Creative as they may be, such options at The Wienery can’t hold a candle to the freewheeling combos at , a small regional chain with locations in Roseville (1132 Galleria Blvd., #120;) and Arden Arcade (1310 Howe Ave. #D,). Started by Loi Tran, who emigrated to the U.S. from Vietnam with his family in 1977, the shops started with a hot-dog cart in San Jose that combined sushi toppings with the all-American dog.

SHARE COPY LINK

Umai Savory Hot Dogs, with locations in Roseville and Arden Arcade, has a hot dog menu with a dizzying array of toppings and world cuisines. Toppings include habanero, brisket and even truffle. José Luis Villegas

These days, the menu has expanded to include a dizzying array of toppings and world cuisines in mindblowing, and often spicy, combos such as the Kyoto Fire (a hot link with fried onions, creamy habanero, teriyaki and jalapeno), the Saigon Hustle (pickled daikon and carrots, sweet chili sauce, cilantro, teriyaki, hoisin, jalapeno, peanuts), the Sonoran Swag (wrapped in bacon and topped with jalapeno relish and mayo) and even a truffle dog. American regional flavors get nods with a “Nashville Brisket”-topped dog, a Buffalo Banger with ranch and the Houston Honcho with chili, beans, bacon and BBQ sauce. There’s even a sweet waffle dog.

After a visit to Umai, purists doing a hot-dog tour may wish to reset their taste buds with one of the town’s artisan dogs. Pick up excellent grill-your-own links at Morant’s Old-Fashioned Sausage Kitchen (5001 Franklin Blvd.,) or (4801 Folsom Blvd.,), which uses a bit of pork fat in its mostly beef blend that‘s stuffed in natural lamb casings. Owner Eric Veldman Miller said the popular franks, which sell out quickly, “are the most labor-intensive thing we make.”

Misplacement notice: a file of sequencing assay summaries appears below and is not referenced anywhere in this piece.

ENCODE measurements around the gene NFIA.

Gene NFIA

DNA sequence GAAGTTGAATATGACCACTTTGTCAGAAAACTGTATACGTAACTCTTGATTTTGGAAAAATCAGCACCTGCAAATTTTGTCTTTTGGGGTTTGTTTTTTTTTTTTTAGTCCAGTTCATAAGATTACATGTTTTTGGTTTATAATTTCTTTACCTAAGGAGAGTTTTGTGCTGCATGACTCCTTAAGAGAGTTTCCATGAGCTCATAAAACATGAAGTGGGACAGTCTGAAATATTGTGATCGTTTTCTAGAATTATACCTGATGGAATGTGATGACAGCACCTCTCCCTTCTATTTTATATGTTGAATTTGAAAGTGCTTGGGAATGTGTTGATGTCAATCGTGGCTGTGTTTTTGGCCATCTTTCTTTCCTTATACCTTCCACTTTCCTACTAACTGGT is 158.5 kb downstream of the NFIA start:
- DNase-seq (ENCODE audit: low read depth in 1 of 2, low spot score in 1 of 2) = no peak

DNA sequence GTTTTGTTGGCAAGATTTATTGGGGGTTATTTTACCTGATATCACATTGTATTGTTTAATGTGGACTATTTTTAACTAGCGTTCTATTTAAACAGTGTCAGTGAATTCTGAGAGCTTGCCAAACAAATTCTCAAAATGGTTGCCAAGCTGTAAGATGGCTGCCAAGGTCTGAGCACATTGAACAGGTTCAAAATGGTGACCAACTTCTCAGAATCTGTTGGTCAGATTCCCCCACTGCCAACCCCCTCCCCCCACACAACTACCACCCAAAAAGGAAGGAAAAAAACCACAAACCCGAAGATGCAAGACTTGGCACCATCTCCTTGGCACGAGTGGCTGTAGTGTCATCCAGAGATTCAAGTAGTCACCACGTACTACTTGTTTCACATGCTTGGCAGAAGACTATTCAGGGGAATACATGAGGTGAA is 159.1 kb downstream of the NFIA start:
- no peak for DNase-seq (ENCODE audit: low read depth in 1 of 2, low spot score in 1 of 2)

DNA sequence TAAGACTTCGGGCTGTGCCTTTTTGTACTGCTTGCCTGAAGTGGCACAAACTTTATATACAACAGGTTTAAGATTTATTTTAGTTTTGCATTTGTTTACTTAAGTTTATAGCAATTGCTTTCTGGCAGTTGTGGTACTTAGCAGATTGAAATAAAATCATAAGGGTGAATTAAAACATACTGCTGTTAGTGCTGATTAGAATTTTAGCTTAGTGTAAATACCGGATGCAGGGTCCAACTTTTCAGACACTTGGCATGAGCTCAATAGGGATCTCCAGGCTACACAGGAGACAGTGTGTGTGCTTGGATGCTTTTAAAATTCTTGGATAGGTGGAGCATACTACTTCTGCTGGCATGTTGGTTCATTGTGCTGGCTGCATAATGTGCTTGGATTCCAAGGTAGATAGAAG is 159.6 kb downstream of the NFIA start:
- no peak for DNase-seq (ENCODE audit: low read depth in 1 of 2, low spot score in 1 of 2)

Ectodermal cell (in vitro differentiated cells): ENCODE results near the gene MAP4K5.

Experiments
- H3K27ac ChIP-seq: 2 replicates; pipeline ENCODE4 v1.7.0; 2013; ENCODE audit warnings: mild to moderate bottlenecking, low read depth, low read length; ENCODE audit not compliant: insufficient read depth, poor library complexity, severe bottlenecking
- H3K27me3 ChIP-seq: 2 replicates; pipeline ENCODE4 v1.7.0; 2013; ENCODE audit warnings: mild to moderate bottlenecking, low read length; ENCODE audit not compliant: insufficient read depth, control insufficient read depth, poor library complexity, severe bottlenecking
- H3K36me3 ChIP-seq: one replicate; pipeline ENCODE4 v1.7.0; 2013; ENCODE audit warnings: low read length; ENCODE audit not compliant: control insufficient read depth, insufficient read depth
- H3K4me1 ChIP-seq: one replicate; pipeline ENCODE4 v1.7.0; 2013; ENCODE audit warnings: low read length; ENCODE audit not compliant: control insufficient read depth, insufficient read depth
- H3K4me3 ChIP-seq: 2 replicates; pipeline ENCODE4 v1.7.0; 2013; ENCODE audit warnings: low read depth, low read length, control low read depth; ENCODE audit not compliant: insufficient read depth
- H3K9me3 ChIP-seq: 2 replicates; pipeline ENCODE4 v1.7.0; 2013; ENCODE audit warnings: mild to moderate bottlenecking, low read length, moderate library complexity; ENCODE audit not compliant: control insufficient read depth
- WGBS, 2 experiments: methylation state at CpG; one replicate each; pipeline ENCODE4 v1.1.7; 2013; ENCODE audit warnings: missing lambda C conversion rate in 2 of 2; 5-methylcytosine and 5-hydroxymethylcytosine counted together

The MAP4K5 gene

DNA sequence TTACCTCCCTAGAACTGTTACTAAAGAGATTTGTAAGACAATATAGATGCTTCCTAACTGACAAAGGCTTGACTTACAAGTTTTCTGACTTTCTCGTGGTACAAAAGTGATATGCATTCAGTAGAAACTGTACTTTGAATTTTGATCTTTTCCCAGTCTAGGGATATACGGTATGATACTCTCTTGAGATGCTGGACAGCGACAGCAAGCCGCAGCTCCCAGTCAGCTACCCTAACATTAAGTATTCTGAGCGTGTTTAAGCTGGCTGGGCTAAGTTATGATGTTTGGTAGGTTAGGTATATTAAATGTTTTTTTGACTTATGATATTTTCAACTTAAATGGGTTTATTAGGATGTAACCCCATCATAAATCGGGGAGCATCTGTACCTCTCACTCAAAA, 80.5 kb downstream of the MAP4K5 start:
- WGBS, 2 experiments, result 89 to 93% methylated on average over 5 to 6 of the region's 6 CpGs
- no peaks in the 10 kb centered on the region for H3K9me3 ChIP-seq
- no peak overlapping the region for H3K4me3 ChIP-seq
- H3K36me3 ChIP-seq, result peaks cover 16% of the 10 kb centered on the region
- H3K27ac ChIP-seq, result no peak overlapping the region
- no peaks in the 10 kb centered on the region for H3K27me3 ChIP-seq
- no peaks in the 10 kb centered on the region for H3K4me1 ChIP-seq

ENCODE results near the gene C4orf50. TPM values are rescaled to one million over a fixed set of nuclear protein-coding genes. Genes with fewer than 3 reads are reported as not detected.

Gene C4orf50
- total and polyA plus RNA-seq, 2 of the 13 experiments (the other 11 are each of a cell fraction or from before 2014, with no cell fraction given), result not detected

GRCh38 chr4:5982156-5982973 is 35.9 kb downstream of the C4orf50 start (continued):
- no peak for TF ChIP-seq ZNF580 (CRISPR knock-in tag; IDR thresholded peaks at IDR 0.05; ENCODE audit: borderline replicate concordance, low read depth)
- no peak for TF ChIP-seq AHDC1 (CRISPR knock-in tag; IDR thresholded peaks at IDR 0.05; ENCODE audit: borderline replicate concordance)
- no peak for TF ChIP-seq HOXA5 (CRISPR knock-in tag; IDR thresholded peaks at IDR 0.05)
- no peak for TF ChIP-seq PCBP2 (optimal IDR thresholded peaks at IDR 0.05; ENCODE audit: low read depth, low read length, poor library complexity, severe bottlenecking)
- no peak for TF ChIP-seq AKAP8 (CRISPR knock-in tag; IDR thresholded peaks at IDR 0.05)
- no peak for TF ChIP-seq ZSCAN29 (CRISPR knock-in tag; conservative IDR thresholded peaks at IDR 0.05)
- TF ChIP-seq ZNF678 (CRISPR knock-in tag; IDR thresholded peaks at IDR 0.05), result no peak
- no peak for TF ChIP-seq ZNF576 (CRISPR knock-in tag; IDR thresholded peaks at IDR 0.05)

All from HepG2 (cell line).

Buffalo Banger at Umai Hot Dogs. Jose Luis Villegas jvillegas

Chicago style

There are some hot-dog fans, however, for whom only one style will do.

The intense partisanship of Chicago-dog fans is legendary, and woe betide if you suggest ketchup around them. For these extreme loyalists, we have a suggestion: Head up the hill to an upscale wine bar in Auburn.

Cue the record-scratch noise. But yes, really, at (1568 Lincoln Way,), which focuses for most of the week on elevated fine dining, they’re slinging authentic Windy City hot dogs on Wiener Wednesdays for a mere $7.

The tradition arose years ago, thanks to two owners who hail from Chicago and are rabid Cubs fans. (Something about Chicago institutions seems to inspire that kind of loyalty; let’s not even talk about the pizza.)

Carpe Vino, Auburn, Calif. Bee staff

To satisfy their craving — and expand it to this small Gold Country town — executive chef Eric Alexander has sought out the same ingredients used in Chicago: Vienna Beef franks; neon-green relish from Chipico (which stands for Chicago Pickle Company); zingy little “sport peppers”; yellow mustard; sliced tomato; diced onion; celery salt; all on a steamed poppy-seed bun.

No ketchup — though, if guests ask for it, “we’ll give it to them, but with just a little humiliation,” Alexander said with a laugh.

The result is a zesty, savory, brightly flavored hand-held meal that over the years has become such a hit the restaurant has moved from doing it once a year during baseball season (and when the Cubs finally won the World Series in 2016), and occasionally at festivals and street fairs, to weekly.

At first, Alexander said, he made some elements from scratch, including dosing ordinary relish with food coloring for that neon look and sprinkling regular buns, brushed with egg white, with poppy seeds, but “it wasn’t really right.” So he found distributors for the Chicago classics.

“We don’t try to make homemade this or homemade that,” he said. “We tried to keep it authentic for people who have a craving and miss that flavor. We wanted to replicate the real thing.”

As Alexander pointed out, hot dogs can satisfy diners’ appetites —for nostalgia and the flavors they love — just as much as a more elevated meal.

“Why you get into cooking in the first place is making people happy,” he said. “You can achieve that with a special meal, but when we serve the Chicago dog we get that same happiness as a piece of seared foie gras. The enjoyment is the same.”

Email Kate Washington at . Follow her on